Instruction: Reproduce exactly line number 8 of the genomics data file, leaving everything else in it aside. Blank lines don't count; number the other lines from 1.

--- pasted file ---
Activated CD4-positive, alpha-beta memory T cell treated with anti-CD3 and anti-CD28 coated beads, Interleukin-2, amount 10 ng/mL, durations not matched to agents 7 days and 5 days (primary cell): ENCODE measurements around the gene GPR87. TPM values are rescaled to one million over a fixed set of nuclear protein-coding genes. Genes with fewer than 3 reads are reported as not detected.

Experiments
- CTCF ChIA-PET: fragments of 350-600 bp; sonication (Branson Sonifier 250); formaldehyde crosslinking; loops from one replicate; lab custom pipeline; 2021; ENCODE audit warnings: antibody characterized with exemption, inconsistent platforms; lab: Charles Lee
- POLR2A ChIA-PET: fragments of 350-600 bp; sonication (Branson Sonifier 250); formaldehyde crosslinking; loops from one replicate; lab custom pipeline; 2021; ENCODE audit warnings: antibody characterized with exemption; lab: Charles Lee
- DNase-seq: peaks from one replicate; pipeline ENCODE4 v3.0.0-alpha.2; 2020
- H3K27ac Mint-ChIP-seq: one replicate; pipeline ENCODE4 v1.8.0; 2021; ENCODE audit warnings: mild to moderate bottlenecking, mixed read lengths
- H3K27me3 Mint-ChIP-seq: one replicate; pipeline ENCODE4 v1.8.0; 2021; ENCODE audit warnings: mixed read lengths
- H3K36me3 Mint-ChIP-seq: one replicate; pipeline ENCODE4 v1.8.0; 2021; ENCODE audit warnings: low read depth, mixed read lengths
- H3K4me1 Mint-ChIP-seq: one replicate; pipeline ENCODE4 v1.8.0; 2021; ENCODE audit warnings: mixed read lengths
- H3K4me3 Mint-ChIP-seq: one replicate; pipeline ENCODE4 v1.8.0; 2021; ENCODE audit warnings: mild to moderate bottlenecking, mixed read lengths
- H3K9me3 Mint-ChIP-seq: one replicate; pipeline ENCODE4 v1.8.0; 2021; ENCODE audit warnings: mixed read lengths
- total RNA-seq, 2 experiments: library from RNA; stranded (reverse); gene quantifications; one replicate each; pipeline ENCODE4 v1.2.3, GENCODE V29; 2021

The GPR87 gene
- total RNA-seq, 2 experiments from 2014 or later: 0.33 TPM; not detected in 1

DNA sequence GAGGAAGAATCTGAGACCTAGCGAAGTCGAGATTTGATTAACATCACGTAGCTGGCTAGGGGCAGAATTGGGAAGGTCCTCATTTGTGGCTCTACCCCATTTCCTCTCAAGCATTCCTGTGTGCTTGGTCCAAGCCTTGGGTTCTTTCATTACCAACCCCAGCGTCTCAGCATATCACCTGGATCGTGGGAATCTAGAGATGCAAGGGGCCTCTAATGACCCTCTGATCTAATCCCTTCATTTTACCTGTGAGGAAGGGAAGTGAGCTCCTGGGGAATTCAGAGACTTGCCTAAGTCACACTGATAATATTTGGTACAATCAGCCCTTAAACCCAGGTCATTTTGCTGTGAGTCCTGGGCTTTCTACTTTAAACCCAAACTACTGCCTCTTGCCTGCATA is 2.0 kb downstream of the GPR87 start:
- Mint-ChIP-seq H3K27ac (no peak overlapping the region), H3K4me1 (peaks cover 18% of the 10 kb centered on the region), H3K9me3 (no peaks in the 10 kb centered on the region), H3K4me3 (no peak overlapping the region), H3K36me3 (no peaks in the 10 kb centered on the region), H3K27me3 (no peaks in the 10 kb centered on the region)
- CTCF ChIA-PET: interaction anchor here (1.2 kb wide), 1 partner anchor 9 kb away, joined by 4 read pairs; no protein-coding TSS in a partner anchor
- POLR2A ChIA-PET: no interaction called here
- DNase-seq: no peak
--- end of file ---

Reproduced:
- H3K36me3 Mint-ChIP-seq: one replicate; pipeline ENCODE4 v1.8.0; 2021; ENCODE audit warnings: low read depth, mixed read lengths